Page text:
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Integrating Routine, Variety Seeking and Compensatory Choice in a Utility Maximizing Framework

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  • Adamowicz, Wiktor L.
  • Swait, Joffre

Abstract

Given the large number of choices that consumers make each day it seems likely that they will generally adopt decision strategies that minimize cognitive effort, particularly with low price products such as most items found in a supermarket. One such strategy may be to simply choose what has been chosen in the past, i.e. to fall into a pattern of routine choices or decisions. In contrast, there may be preferences for variety in markets for low price, highly differentiated goods. We develop a conceptual and empirical model of routine choice, and the factors that result in transitions to two strategies other than routine selection, to wit, utility maximizing choice among available alternatives and a variety seeking strategy. The empirical approach we employ provides a mechanism for the examination of panel data that avoids the state dependence issues present in most applications to these types of data. We apply this framework to the choice of two food products that illustrate the heterogeneity across types of products in decision strategies and routine choice patterns.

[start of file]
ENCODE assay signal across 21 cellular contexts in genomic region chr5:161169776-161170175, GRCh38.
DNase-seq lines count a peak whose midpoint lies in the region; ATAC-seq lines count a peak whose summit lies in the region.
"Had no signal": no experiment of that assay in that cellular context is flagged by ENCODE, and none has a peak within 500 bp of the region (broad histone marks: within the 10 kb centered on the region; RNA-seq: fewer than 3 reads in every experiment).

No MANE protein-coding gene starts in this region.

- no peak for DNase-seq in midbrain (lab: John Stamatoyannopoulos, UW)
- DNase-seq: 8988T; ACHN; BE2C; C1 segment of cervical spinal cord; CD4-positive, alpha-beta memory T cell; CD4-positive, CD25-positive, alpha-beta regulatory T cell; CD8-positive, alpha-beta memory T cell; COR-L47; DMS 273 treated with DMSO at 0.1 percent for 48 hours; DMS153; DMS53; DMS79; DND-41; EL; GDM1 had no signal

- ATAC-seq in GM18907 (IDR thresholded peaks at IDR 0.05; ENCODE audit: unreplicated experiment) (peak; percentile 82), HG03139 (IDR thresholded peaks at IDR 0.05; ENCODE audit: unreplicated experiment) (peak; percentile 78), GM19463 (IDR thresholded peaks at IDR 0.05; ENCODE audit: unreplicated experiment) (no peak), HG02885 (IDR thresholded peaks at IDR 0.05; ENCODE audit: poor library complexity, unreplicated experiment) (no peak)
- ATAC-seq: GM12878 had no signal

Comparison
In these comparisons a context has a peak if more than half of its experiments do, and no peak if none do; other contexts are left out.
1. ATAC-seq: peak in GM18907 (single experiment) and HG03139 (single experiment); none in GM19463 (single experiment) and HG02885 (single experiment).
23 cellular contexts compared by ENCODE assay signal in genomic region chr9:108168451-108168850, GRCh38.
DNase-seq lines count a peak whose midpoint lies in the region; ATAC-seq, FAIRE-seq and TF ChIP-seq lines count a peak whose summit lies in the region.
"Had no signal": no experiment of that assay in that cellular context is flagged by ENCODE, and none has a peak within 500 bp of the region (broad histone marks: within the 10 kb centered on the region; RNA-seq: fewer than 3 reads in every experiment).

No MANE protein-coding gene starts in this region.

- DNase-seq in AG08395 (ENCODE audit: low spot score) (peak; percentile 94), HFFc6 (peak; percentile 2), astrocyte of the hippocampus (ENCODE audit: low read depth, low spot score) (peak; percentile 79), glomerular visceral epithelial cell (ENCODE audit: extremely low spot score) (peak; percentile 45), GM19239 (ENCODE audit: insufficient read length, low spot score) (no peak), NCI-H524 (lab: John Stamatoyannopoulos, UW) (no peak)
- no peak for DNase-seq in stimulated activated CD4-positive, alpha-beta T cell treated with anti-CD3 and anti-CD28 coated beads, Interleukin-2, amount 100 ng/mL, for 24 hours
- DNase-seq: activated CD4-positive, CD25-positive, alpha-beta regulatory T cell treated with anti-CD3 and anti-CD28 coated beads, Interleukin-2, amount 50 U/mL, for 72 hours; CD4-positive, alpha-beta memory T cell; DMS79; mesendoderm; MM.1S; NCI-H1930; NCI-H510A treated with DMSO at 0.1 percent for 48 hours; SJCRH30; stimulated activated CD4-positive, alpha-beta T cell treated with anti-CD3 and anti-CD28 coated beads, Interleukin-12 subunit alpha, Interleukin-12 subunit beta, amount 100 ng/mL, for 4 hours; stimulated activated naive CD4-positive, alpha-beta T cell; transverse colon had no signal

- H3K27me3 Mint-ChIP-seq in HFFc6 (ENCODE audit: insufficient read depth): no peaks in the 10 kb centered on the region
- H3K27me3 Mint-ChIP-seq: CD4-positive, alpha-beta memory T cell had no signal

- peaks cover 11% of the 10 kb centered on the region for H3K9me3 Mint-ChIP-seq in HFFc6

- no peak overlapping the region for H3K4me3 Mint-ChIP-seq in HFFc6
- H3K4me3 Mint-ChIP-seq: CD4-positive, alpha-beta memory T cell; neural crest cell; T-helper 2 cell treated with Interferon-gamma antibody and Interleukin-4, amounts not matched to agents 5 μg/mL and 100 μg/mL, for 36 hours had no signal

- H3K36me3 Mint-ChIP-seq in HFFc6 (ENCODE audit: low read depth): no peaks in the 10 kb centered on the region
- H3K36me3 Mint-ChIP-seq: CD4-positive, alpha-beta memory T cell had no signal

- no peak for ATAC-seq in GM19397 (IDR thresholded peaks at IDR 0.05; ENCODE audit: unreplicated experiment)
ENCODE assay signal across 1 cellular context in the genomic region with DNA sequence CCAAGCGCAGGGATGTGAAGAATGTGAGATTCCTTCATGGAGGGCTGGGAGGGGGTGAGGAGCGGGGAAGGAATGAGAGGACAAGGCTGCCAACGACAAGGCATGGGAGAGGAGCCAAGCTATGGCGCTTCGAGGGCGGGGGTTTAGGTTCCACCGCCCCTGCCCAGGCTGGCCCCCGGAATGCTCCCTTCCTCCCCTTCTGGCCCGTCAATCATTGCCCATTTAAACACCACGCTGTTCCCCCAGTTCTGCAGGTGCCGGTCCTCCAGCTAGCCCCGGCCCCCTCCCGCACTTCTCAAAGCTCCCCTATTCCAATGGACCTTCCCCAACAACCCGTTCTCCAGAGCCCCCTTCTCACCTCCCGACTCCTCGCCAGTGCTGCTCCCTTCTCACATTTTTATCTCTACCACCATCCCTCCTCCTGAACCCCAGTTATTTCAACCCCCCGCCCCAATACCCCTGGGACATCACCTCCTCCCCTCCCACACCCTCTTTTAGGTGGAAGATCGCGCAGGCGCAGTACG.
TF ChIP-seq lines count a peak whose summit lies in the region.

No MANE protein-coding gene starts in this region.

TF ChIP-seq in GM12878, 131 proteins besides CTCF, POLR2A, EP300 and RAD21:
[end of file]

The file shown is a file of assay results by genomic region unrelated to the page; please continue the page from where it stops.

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File URL: http://purl.umn.edu/98687
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Bibliographic Info

Paper provided by University of Alberta, Department of Resource Economics and Environmental Sociology in its series Staff Paper Series with number 98687.

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Date of creation: 2010
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Handle: RePEc:ags:ualbsp:98687

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Related research

Keywords: Choice modeling; routine behavior; variety‐seeking; panel data; Consumer/Household Economics; Demand and Price Analysis; Institutional and Behavioral Economics; D12; D03; C25;

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  1. Jean-Pierre Dubé & Günter J. Hitsch & Peter E. Rossi, 2010. "State dependence and alternative explanations for consumer inertia," RAND Journal of Economics, RAND Corporation, vol. 41(3), pages 417-445.
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